Vendor impersonation is one of the typical varieties of “Business E-mail Compromise” (BEC) scams. In spoofing the e-mail of a trusted vendor, the fraudster persuades a company to redirect its vendor payments to a fraudulent bank account. While courts have found that commercial crime policies cover loss from BEC scams, a recent Fifth Circuit decision found no coverage for the victim of a vendor-impersonation BEC scam under the computer fraud provision of the company’s crime protection policy. Rejecting the company’s arguments that the coverage provision was ambiguous, the court held that the fraudulent e-mail was not the cause of the fraudulent transfer. Orrick attorneys Russell Cohen, Aravind Swaminathan, and Harry Moren comment on this troubling decision at our sister blog, Trust Anchor.
In one of the first court decisions to consider the scope of cyber insurance and whether it covers credit card brand fraud recovery assessments, the policyholder, PF Chang’s, came up short. Following a 2014 data breach in which hackers accessed and posted online 60,000 credit card numbers belonging to PF Chang’s customers, MasterCard levied a $1.9 million fraud recovery charge against the restaurant chain. PF Chang’s tendered those charges to its cyber insurer but Federal refused to provide coverage. Coverage litigation followed and last week a federal judge in Arizona handed down a decision in favor of Federal. For a discussion of the case and its implication for cyber insurance policyholders—or those considering it—you can read the full article by Russell Cohen and Darren Teshima at Orrick’s Trust Anchor blog.
The Eighth Circuit’s decision last Friday in State Bank of Bellingham v. BancInsure, holding that computer systems fraud insurance indeed insures against such fraud, even where employee negligence was a contributing factor, was a positive development for financial institutions as well as any crime insurance policyholder. The Eighth Circuit agreed with the district court that under Minnesota’s concurrent-causation doctrine, the insured could recover under a standard Computer Systems Fraud insuring agreement regardless of whether any excluded peril, i.e., employee negligence, contributed to the loss because the covered peril of computer systems fraud was the “efficient and proximate cause” of the loss.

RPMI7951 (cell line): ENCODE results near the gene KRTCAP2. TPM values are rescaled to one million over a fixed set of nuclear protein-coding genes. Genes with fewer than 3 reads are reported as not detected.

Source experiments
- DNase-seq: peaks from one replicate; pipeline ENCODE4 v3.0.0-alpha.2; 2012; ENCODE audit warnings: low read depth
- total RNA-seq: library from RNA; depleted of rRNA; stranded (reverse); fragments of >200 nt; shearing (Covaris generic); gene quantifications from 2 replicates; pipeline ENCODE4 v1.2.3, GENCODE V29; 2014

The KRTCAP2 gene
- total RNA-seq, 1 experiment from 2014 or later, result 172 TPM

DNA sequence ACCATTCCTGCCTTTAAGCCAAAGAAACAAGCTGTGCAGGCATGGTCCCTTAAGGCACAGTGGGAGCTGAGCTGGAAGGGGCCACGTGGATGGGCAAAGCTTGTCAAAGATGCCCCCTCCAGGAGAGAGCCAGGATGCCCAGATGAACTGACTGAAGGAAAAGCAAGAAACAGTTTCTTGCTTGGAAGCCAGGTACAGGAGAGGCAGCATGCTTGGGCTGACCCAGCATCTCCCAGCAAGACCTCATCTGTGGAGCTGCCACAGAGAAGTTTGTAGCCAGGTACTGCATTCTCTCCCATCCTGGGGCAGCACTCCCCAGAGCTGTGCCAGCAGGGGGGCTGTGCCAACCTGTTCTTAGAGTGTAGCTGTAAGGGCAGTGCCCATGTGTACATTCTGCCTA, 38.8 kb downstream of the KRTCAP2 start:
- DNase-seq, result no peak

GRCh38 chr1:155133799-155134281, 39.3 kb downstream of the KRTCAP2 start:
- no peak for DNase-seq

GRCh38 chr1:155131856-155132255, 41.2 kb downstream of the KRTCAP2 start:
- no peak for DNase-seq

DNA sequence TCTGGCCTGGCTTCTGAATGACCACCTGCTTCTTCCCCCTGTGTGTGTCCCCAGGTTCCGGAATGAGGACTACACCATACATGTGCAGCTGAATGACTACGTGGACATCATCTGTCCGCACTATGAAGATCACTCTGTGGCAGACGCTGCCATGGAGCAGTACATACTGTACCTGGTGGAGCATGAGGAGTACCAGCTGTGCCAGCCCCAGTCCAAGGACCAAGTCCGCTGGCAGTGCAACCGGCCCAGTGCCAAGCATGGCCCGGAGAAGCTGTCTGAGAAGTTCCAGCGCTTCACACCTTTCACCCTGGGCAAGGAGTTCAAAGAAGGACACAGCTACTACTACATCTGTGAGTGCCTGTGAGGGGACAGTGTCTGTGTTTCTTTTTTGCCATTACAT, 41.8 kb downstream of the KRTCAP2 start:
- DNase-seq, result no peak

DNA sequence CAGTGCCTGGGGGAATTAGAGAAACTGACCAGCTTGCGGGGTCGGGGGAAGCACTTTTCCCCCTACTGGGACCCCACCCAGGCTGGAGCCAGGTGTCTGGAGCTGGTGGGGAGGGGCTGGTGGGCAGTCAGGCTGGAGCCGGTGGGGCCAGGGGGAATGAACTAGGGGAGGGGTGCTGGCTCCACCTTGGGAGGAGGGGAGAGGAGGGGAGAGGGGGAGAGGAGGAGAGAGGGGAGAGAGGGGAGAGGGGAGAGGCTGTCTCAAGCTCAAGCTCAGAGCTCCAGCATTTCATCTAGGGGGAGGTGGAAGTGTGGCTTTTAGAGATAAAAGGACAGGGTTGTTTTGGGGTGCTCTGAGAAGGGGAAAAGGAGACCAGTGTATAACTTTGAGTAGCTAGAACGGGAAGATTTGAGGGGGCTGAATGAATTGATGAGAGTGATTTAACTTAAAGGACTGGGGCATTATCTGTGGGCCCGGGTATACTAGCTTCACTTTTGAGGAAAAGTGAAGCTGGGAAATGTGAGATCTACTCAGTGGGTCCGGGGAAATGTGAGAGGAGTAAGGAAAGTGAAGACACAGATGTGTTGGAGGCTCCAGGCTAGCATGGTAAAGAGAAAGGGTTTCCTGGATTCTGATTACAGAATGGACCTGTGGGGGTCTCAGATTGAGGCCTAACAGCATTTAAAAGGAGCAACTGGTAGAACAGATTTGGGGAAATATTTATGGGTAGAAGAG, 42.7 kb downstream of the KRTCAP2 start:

The case involved a small Minnesota bank that was the victim of a computer fraud attack. It began with a bank employee, who initiated a legitimate wire transfer through a bank computer using a security USB token issued to her by the Federal Reserve, the password provided by the security token, and her personal passphrase. The employee inappropriately verified the wire transfer using another employee’s security token, password, and passphrase. She then improperly left both security tokens in the computer and the computer running when she left the bank for the day.
Unbeknownst to anyone at the bank, a hacker had previously infected the computer with a Trojan horse virus. The next morning, the hacker accessed the bank computer through the malware delivered via the virus. The hacker used the security tokens that had been left in the computer, along with the passwords and passphrases of the two bank employees, to complete two fraudulent wire transfers to bank accounts in Poland totaling $940,000. The bank employee discovered the fraudulent transfers within an hour. The bank was able to recover the funds from one of the wire transfers, but could not recover the funds from the other wire transfer.
The bank sought coverage for the loss of these bank funds under its financial institution bond, which provides coverage similar to a crime insurance policy. The policy had a Computer Systems Fraud insuring agreement, which covered loss resulting directly from a fraudulent entry or change of electronic data or computer program on the bank’s computer systems. The issuer of the policy apparently conceded that the Computer Systems Fraud insuring agreement would cover the loss but argued that several exclusions operated to preclude coverage: exclusions for loss caused by an employee, for loss resulting from theft of confidential information, and for loss resulting from mechanical failure or gradual deterioration of a computer system.
Your company’s controller receives an email instruction from your CEO to wire funds to complete a time-sensitive and confidential deal–seems like a clear directive to execute, but it’s not. It’s an increasingly common scam known as the “Business E-mail Compromise” (BEC).